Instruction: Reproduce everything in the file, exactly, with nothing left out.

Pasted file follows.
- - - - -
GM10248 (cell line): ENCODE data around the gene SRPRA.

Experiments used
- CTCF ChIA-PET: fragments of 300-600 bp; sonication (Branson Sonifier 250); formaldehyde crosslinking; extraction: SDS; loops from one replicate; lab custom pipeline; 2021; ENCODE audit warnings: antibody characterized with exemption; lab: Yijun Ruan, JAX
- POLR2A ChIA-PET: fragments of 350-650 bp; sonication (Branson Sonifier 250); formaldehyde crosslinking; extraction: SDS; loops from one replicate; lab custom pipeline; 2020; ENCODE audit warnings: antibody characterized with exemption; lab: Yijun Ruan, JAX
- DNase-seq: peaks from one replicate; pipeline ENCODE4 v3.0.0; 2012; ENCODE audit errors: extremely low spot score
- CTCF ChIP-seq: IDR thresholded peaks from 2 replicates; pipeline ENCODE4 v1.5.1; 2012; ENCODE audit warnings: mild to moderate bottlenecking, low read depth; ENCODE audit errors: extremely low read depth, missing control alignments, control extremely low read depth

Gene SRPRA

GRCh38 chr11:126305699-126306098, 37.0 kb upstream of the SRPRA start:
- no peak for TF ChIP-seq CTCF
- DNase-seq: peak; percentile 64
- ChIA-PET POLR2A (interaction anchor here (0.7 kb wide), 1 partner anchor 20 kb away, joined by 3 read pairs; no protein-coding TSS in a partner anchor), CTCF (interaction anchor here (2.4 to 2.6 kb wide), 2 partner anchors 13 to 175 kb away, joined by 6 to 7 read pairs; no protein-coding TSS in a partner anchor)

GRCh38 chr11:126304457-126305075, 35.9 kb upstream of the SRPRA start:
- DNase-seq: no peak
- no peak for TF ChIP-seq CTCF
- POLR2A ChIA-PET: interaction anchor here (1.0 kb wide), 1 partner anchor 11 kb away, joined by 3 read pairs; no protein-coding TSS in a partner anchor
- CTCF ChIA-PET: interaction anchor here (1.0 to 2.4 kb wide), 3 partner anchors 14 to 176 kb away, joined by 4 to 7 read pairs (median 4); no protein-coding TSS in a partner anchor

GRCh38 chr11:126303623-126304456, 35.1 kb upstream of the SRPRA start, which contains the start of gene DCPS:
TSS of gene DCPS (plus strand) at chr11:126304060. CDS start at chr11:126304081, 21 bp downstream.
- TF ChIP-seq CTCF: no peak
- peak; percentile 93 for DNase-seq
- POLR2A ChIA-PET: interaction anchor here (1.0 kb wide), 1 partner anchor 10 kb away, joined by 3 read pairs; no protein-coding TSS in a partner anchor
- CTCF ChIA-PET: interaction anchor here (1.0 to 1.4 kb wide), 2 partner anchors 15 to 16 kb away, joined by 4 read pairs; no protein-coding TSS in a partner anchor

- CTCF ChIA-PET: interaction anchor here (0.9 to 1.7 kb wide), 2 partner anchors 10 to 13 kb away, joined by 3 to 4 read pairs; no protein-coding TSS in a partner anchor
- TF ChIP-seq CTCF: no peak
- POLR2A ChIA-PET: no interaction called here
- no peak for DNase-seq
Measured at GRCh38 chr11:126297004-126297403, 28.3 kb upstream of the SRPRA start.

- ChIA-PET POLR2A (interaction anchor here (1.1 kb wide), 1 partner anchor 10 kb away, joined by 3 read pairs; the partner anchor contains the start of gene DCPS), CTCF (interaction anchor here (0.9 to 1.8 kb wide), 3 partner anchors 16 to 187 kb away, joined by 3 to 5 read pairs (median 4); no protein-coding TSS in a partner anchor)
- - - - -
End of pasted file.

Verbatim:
GM10248 (cell line): ENCODE data around the gene SRPRA.

Experiments used
- CTCF ChIA-PET: fragments of 300-600 bp; sonication (Branson Sonifier 250); formaldehyde crosslinking; extraction: SDS; loops from one replicate; lab custom pipeline; 2021; ENCODE audit warnings: antibody characterized with exemption; lab: Yijun Ruan, JAX
- POLR2A ChIA-PET: fragments of 350-650 bp; sonication (Branson Sonifier 250); formaldehyde crosslinking; extraction: SDS; loops from one replicate; lab custom pipeline; 2020; ENCODE audit warnings: antibody characterized with exemption; lab: Yijun Ruan, JAX
- DNase-seq: peaks from one replicate; pipeline ENCODE4 v3.0.0; 2012; ENCODE audit errors: extremely low spot score
- CTCF ChIP-seq: IDR thresholded peaks from 2 replicates; pipeline ENCODE4 v1.5.1; 2012; ENCODE audit warnings: mild to moderate bottlenecking, low read depth; ENCODE audit errors: extremely low read depth, missing control alignments, control extremely low read depth

Gene SRPRA

GRCh38 chr11:126305699-126306098, 37.0 kb upstream of the SRPRA start:
- no peak for TF ChIP-seq CTCF
- DNase-seq: peak; percentile 64
- ChIA-PET POLR2A (interaction anchor here (0.7 kb wide), 1 partner anchor 20 kb away, joined by 3 read pairs; no protein-coding TSS in a partner anchor), CTCF (interaction anchor here (2.4 to 2.6 kb wide), 2 partner anchors 13 to 175 kb away, joined by 6 to 7 read pairs; no protein-coding TSS in a partner anchor)

GRCh38 chr11:126304457-126305075, 35.9 kb upstream of the SRPRA start:
- DNase-seq: no peak
- no peak for TF ChIP-seq CTCF
- POLR2A ChIA-PET: interaction anchor here (1.0 kb wide), 1 partner anchor 11 kb away, joined by 3 read pairs; no protein-coding TSS in a partner anchor
- CTCF ChIA-PET: interaction anchor here (1.0 to 2.4 kb wide), 3 partner anchors 14 to 176 kb away, joined by 4 to 7 read pairs (median 4); no protein-coding TSS in a partner anchor

GRCh38 chr11:126303623-126304456, 35.1 kb upstream of the SRPRA start, which contains the start of gene DCPS:
TSS of gene DCPS (plus strand) at chr11:126304060. CDS start at chr11:126304081, 21 bp downstream.
- TF ChIP-seq CTCF: no peak
- peak; percentile 93 for DNase-seq
- POLR2A ChIA-PET: interaction anchor here (1.0 kb wide), 1 partner anchor 10 kb away, joined by 3 read pairs; no protein-coding TSS in a partner anchor
- CTCF ChIA-PET: interaction anchor here (1.0 to 1.4 kb wide), 2 partner anchors 15 to 16 kb away, joined by 4 read pairs; no protein-coding TSS in a partner anchor

- CTCF ChIA-PET: interaction anchor here (0.9 to 1.7 kb wide), 2 partner anchors 10 to 13 kb away, joined by 3 to 4 read pairs; no protein-coding TSS in a partner anchor
- TF ChIP-seq CTCF: no peak
- POLR2A ChIA-PET: no interaction called here
- no peak for DNase-seq
Measured at GRCh38 chr11:126297004-126297403, 28.3 kb upstream of the SRPRA start.

- ChIA-PET POLR2A (interaction anchor here (1.1 kb wide), 1 partner anchor 10 kb away, joined by 3 read pairs; the partner anchor contains the start of gene DCPS), CTCF (interaction anchor here (0.9 to 1.8 kb wide), 3 partner anchors 16 to 187 kb away, joined by 3 to 5 read pairs (median 4); no protein-coding TSS in a partner anchor)